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Topic: MIDI Shield buttons (Read 422 times) previous topic - next topic

Loren

I have this: https://www.sparkfun.com/products/9595? midi shield connected to my arduino.  I decided to start simple with just a button or two.  All of the simple button examples show a button sending a digital input high, but the shield I'm using connects the digital pin to ground when the switch is closed which confused me.  So I looked at the example code and tried to pull out the bits that are pertinent to just utilizing two of the three buttons.

Here are the pertinent portions of the setup code:

Code: [Select]
#define BUTTON1  2
#define BUTTON2  3


#define STAT1  7
#define STAT2  6



void setup() {

  Serial.begin(9600);
  pinMode(STAT1,OUTPUT);   
  pinMode(STAT2,OUTPUT);

  pinMode(BUTTON1,INPUT);
  pinMode(BUTTON2,INPUT);


  digitalWrite(BUTTON1,HIGH);
  digitalWrite(BUTTON2,HIGH);
 

  for(int i = 0;i < 10;i++) // flash MIDI Sheild LED's on startup
  {
    digitalWrite(STAT1,HIGH); 
    digitalWrite(STAT2,LOW);
    delay(30);
    digitalWrite(STAT1,LOW); 
    digitalWrite(STAT2,HIGH);
    delay(30);
  }
  digitalWrite(STAT1,HIGH);   
  digitalWrite(STAT2,HIGH);
 
}
 

In the main loop the example code uses the buttons like this:

Code: [Select]
if(button(BUTTON1) || button(BUTTON2) || button(BUTTON3))
  { 
    Midi_Send(0x90,note,0x45);
    while(button(BUTTON1) || button(BUTTON2) || button(BUTTON3));
  }


Can someone explain to me what is going on with the buttons in the main loop?  This is the part that I don't get.  I think that If I understood this I could get my sketch to react to a button push.

Thanks for stopping by.

Loren

Krodal

The button() is a function that return 'true' if the button is pressed. That function is located at the bottom of the example file.

if ( onething || anotherthing || thirdcondition) is a test to see if any of the conditions is true.

You can send a Serial.writeln("button pressed"); if your button is pressed. If that is okay, you can implement that in the button() function.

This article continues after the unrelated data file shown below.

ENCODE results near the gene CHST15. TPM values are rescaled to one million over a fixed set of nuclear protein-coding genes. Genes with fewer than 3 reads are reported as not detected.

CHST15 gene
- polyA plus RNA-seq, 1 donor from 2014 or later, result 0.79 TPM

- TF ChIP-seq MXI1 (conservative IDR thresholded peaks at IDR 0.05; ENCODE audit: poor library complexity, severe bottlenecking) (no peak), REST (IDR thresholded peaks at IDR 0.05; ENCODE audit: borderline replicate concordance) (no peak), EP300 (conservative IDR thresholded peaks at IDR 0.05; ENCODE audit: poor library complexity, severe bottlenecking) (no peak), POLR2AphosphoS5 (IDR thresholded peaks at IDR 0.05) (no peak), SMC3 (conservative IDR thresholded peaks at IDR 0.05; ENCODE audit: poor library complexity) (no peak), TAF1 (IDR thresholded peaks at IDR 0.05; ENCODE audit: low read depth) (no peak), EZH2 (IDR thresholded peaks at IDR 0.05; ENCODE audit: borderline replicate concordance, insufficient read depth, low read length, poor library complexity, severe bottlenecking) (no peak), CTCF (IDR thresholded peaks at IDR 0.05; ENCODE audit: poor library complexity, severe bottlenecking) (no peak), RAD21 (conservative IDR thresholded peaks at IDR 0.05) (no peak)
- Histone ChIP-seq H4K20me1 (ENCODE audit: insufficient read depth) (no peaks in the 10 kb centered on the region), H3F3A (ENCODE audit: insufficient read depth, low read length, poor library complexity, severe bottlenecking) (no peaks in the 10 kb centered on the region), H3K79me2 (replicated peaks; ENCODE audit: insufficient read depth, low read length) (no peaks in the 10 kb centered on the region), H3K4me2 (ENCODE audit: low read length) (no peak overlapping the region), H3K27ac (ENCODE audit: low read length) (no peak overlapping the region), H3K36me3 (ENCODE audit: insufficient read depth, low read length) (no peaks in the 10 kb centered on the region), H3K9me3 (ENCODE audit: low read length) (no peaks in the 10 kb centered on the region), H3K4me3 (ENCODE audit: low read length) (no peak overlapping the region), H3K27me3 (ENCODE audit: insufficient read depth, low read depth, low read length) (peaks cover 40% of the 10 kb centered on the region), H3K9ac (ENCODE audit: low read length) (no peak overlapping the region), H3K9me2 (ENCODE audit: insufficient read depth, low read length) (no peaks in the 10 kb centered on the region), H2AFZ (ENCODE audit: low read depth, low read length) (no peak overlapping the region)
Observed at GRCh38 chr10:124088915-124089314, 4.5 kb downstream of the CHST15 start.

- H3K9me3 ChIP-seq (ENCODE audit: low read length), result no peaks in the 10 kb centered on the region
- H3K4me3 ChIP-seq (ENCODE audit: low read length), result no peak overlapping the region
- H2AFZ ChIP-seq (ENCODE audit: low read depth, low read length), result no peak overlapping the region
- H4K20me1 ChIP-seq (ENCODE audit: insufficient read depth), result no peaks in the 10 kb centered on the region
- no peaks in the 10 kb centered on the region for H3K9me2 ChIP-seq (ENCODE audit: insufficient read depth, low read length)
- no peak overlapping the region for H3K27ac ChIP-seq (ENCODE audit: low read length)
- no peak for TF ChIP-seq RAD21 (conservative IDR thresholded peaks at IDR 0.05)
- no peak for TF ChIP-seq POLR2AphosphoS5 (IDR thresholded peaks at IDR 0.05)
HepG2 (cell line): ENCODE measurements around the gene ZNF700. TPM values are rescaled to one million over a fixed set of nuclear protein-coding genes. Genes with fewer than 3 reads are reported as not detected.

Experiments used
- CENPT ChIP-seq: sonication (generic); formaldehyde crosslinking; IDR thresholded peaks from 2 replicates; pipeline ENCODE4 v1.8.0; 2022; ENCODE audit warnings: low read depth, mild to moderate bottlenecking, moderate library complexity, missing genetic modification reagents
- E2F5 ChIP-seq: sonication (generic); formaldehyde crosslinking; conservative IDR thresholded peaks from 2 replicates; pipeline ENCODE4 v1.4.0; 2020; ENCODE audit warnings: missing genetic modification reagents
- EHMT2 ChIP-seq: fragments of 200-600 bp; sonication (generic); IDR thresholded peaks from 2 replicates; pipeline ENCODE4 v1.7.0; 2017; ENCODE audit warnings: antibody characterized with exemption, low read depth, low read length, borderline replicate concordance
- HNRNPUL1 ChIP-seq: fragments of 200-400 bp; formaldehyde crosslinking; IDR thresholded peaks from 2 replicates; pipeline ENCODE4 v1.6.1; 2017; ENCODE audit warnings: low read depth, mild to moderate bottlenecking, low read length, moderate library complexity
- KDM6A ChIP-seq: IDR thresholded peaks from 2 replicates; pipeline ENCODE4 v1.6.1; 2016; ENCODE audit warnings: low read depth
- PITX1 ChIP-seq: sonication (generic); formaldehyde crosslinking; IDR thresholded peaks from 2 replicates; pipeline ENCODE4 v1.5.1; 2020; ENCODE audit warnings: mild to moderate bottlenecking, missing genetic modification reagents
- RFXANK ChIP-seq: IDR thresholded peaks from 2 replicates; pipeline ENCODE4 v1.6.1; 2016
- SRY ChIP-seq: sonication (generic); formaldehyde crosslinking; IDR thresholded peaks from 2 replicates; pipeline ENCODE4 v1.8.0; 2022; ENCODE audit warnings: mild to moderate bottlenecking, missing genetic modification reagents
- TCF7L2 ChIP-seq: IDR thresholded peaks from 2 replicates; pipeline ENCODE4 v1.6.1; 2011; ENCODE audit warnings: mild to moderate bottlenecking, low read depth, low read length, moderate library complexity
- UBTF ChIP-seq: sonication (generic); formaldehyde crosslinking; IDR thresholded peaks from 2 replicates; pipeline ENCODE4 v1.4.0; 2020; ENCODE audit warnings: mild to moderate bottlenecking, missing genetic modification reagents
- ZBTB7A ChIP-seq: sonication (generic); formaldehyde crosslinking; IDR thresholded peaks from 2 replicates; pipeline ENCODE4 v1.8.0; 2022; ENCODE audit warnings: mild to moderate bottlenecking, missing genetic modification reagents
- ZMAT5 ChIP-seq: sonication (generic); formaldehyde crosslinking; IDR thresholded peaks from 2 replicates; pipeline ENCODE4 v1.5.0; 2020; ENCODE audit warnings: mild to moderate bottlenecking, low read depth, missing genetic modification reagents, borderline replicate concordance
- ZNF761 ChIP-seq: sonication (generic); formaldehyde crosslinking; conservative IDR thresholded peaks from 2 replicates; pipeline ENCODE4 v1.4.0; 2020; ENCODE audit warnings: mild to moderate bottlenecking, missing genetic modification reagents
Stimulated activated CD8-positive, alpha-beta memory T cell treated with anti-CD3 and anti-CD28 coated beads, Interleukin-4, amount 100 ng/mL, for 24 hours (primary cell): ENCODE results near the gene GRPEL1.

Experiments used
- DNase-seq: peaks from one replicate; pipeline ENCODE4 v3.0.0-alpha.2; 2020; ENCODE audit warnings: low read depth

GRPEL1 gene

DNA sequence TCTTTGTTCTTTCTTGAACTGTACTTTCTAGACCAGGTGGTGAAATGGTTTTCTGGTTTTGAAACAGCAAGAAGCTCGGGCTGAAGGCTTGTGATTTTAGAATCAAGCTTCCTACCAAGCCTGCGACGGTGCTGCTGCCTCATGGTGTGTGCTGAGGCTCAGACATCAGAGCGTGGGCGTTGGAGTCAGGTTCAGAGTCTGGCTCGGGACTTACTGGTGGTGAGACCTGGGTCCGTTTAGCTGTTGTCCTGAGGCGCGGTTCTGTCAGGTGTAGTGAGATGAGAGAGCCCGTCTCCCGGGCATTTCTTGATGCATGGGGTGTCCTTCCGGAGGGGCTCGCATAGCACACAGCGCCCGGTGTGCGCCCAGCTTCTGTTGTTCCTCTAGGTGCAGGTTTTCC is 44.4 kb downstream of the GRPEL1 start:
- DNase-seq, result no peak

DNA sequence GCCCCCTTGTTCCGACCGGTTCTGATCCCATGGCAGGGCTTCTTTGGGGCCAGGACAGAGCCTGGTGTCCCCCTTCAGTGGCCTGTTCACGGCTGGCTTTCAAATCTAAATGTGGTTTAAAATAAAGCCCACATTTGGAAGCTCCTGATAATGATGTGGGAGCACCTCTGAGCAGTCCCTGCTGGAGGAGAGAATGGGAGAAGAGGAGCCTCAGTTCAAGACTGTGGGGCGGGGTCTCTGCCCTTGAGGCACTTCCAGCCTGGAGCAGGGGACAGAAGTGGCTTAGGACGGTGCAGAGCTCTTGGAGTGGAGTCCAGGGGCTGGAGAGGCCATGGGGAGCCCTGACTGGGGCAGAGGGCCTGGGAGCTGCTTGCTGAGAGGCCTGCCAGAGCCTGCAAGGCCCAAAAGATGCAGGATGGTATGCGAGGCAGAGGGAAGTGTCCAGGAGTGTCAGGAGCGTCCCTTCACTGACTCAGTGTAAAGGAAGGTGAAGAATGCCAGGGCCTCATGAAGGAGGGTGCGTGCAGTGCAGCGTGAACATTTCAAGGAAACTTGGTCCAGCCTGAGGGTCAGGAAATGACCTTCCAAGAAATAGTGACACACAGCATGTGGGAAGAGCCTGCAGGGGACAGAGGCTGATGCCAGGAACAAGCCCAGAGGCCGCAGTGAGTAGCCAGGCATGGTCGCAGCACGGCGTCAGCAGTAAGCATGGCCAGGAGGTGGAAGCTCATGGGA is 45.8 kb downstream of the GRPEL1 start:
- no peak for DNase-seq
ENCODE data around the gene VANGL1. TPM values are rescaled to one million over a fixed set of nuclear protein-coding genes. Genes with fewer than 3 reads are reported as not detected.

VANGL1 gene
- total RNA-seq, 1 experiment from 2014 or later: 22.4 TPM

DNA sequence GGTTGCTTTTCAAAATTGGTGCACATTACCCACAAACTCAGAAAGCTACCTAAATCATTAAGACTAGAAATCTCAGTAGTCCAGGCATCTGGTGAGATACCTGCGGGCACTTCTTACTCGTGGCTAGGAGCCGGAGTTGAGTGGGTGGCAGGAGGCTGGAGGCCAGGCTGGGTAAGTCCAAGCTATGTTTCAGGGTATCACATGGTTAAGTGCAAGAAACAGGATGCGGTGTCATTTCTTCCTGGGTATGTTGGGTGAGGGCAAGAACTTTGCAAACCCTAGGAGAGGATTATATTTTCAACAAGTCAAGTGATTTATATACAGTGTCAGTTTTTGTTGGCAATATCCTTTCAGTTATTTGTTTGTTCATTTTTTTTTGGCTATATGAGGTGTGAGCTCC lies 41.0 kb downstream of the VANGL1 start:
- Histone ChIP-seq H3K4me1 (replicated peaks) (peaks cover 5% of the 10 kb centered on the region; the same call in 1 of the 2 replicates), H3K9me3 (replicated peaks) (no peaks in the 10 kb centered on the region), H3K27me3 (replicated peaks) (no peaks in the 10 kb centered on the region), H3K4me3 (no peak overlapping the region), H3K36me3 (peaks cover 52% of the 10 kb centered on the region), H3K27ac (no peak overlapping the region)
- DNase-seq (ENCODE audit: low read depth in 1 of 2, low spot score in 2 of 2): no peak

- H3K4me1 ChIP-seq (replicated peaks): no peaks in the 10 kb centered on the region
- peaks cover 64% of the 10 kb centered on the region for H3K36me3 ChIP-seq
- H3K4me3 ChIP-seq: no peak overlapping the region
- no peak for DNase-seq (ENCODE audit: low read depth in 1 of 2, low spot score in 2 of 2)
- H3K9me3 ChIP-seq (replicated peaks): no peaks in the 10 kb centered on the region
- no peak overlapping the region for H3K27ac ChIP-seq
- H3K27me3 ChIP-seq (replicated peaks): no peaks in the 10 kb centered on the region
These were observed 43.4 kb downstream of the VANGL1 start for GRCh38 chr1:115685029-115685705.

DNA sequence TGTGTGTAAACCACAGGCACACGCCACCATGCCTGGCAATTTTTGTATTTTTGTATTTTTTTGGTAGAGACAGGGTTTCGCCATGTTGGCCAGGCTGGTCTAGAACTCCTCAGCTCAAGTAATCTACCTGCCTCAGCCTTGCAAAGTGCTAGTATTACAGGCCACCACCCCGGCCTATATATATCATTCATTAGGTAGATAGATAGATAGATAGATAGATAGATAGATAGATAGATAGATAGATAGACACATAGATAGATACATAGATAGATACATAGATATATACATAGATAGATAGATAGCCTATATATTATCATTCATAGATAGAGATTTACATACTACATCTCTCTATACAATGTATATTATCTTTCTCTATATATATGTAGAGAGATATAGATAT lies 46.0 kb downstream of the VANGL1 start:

I think that the example file is for buttonss that connect the input to ground if the button is pressed. So if that is like your buttons, you don't have to change it.

Loren

Fantastic! thanks for the explanation.  I tried this:

Code: [Select]
  if (button(BUTTON1)) {

      Serial.println("on");

    }


That didn't print any results.  So I decided to try and read the digital pin and print that out.  When I did this: 
Code: [Select]
  buttonState = digitalRead(BUTTON1);
Serial.println(buttonState);


the serial monitor reads a continuous string of 1s
I would think that it would change to zero if I pushed the button.

Thoughts?

marco_c

Quote
I would think that it would change to zero if I pushed the button.


So press the button and see what it does!
Arduino libraries http://arduinocode.codeplex.com
Parola for Arduino http://parola.codeplex.com

Loren


Quote
I would think that it would change to zero if I pushed the button.


So press the button and see what it does!


I did nothing happend

Krodal

#5
Jan 22, 2013, 01:00 am Last Edit: Jan 22, 2013, 06:23 am by Krodal Reason: 1
Check the button with a multimeter. Some switches have 4 pins, and I always use the wrong pins. Check the input of the Arduino with a multimeter, does it change from (almost) 5V to 0V ?
Check if you have selected the right pin number for the button.

It can only be something very simple.
If you don't have a multimeter, try a resistor and led to the 5V at the input. Pressing the button should turn on the led.

Loren

It turned out to be the ground was cross patch.  Ugg

Thanks for all of the help!

Loren

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